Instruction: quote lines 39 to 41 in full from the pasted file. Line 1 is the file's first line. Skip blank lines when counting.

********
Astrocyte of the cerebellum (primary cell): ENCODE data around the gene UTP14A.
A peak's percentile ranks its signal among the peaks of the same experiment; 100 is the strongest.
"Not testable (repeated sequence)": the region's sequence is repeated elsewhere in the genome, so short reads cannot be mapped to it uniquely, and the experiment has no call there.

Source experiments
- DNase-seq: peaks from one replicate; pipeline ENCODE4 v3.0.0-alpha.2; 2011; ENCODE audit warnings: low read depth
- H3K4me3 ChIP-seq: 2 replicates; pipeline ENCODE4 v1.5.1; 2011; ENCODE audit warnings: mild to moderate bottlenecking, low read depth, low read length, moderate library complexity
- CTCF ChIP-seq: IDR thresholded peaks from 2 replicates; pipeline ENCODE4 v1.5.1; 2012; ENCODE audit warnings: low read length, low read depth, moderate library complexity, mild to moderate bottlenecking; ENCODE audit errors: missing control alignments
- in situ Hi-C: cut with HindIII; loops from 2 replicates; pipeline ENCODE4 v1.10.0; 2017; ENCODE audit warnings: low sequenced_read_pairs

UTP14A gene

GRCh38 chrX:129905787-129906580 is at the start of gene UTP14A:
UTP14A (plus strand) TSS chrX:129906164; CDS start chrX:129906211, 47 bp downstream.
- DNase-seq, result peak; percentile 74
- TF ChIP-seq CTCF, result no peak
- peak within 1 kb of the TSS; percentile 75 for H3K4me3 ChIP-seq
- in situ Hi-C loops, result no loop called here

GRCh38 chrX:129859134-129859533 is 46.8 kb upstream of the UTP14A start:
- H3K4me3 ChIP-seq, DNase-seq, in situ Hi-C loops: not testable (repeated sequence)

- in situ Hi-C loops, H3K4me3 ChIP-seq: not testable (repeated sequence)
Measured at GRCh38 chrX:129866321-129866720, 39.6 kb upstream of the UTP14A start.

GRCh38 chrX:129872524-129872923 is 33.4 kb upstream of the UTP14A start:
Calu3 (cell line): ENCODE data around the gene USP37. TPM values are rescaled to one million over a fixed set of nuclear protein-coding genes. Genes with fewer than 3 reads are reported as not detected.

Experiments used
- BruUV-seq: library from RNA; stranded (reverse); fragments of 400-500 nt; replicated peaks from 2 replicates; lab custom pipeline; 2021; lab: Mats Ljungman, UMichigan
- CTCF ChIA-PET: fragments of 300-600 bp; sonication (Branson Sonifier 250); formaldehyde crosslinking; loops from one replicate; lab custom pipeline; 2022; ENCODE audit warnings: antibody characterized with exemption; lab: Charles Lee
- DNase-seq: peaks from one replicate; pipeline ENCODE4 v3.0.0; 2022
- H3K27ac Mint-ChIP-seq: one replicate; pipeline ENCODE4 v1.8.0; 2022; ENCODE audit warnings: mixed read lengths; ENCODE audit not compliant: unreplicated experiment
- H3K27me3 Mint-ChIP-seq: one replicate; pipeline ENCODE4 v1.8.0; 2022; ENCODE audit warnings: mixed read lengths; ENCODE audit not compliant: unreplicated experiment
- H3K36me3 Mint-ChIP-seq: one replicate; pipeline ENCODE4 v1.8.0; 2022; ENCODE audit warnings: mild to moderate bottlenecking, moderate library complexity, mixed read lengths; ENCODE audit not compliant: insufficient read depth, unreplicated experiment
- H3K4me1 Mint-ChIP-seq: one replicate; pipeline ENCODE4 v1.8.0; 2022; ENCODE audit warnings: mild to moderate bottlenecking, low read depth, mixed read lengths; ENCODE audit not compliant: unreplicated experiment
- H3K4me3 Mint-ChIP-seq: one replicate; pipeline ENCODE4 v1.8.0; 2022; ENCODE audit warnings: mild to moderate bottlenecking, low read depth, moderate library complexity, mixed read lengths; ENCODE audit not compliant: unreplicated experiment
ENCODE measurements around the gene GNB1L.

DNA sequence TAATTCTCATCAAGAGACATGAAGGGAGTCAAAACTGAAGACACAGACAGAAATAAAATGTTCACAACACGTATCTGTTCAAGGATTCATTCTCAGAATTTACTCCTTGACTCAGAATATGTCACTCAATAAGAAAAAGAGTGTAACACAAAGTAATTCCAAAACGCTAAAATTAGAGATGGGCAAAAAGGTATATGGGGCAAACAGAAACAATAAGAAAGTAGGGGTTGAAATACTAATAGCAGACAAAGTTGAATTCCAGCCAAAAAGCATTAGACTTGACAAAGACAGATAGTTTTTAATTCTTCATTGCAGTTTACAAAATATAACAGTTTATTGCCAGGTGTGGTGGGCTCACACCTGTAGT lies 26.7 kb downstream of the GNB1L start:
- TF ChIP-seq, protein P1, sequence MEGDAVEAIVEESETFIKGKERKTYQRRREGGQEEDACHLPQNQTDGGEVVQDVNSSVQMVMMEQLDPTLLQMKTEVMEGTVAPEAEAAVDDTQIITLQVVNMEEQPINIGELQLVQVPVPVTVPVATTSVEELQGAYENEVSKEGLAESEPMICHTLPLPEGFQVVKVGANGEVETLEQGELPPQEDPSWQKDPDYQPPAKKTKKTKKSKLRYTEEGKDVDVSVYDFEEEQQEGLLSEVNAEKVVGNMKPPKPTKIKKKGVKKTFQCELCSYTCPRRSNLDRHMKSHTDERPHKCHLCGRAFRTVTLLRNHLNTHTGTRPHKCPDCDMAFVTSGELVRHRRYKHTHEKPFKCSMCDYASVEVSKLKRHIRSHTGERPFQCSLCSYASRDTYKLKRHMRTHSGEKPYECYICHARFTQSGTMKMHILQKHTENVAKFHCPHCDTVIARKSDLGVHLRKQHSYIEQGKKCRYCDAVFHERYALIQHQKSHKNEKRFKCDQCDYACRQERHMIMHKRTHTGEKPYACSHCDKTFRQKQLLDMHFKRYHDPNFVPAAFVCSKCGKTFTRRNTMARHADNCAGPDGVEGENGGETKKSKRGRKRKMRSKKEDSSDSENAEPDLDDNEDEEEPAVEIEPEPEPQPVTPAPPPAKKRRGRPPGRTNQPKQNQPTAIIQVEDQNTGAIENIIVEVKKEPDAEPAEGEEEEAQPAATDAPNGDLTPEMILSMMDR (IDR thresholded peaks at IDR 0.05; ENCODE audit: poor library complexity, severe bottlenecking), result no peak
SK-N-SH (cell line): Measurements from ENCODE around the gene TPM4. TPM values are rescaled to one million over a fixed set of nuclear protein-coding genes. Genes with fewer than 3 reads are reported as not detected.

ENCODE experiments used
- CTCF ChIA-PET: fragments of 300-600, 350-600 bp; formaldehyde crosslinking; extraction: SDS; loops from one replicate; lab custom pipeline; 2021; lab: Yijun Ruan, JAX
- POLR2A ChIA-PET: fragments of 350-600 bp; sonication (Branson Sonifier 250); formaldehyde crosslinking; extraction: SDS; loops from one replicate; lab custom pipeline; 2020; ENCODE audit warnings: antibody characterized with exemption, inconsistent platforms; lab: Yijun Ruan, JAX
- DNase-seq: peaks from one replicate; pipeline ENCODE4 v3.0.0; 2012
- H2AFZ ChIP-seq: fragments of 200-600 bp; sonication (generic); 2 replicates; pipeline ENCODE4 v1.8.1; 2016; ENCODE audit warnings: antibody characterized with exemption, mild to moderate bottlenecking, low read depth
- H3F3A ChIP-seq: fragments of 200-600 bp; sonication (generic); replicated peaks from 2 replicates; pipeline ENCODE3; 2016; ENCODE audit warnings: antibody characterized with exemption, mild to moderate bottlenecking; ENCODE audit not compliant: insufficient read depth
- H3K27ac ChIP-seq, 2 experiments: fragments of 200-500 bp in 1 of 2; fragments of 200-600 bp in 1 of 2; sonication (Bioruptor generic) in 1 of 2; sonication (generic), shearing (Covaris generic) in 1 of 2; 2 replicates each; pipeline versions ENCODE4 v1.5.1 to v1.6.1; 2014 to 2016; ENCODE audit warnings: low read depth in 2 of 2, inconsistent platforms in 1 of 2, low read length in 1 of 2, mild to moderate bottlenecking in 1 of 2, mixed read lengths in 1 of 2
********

- H2AFZ ChIP-seq: fragments of 200-600 bp; sonication (generic); 2 replicates; pipeline ENCODE4 v1.8.1; 2016; ENCODE audit warnings: antibody characterized with exemption, mild to moderate bottlenecking, low read depth
- H3F3A ChIP-seq: fragments of 200-600 bp; sonication (generic); replicated peaks from 2 replicates; pipeline ENCODE3; 2016; ENCODE audit warnings: antibody characterized with exemption, mild to moderate bottlenecking; ENCODE audit not compliant: insufficient read depth
- H3K27ac ChIP-seq, 2 experiments: fragments of 200-500 bp in 1 of 2; fragments of 200-600 bp in 1 of 2; sonication (Bioruptor generic) in 1 of 2; sonication (generic), shearing (Covaris generic) in 1 of 2; 2 replicates each; pipeline versions ENCODE4 v1.5.1 to v1.6.1; 2014 to 2016; ENCODE audit warnings: low read depth in 2 of 2, inconsistent platforms in 1 of 2, low read length in 1 of 2, mild to moderate bottlenecking in 1 of 2, mixed read lengths in 1 of 2